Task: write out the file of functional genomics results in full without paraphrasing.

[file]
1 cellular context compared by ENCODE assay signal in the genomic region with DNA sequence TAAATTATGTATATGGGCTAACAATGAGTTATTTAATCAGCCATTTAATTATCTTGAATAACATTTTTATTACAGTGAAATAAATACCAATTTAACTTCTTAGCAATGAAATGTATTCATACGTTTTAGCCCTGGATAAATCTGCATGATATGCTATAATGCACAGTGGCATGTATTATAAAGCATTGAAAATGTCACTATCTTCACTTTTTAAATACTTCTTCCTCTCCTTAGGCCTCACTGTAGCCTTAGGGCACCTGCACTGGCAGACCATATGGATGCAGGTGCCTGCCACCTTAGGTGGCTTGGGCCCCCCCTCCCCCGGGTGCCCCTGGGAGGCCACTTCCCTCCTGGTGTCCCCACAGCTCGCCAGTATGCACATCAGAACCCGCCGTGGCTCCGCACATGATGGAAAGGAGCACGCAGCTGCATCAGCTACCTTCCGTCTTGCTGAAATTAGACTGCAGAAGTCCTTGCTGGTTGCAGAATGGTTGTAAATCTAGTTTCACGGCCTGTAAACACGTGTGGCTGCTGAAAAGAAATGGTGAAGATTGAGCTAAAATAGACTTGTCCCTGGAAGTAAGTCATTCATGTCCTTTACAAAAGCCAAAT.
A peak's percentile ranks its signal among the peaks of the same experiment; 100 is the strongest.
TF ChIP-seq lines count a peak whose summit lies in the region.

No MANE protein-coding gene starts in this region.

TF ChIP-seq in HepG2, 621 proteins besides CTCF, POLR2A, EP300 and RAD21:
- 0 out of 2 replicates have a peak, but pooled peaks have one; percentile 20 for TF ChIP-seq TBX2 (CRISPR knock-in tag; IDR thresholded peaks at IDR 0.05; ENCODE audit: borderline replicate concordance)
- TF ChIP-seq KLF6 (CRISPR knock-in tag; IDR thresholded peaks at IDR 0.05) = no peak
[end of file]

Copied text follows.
1 cellular context compared by ENCODE assay signal in the genomic region with DNA sequence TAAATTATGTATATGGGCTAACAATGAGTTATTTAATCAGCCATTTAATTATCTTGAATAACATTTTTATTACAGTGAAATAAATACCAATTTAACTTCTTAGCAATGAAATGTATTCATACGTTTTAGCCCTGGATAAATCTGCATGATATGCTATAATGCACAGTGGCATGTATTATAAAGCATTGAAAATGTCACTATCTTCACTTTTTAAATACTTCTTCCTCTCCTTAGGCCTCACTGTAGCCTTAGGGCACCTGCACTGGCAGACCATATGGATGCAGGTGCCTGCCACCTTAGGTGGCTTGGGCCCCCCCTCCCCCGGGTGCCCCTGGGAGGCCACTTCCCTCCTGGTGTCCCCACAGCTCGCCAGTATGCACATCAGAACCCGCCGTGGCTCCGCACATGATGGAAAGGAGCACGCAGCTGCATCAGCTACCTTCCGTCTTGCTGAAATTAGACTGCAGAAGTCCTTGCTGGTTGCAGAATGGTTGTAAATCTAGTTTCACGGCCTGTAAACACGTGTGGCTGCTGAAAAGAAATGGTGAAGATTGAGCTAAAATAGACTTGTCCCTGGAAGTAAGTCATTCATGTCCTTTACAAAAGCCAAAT.
A peak's percentile ranks its signal among the peaks of the same experiment; 100 is the strongest.
TF ChIP-seq lines count a peak whose summit lies in the region.

No MANE protein-coding gene starts in this region.

TF ChIP-seq in HepG2, 621 proteins besides CTCF, POLR2A, EP300 and RAD21:
- 0 out of 2 replicates have a peak, but pooled peaks have one; percentile 20 for TF ChIP-seq TBX2 (CRISPR knock-in tag; IDR thresholded peaks at IDR 0.05; ENCODE audit: borderline replicate concordance)
- TF ChIP-seq KLF6 (CRISPR knock-in tag; IDR thresholded peaks at IDR 0.05) = no peak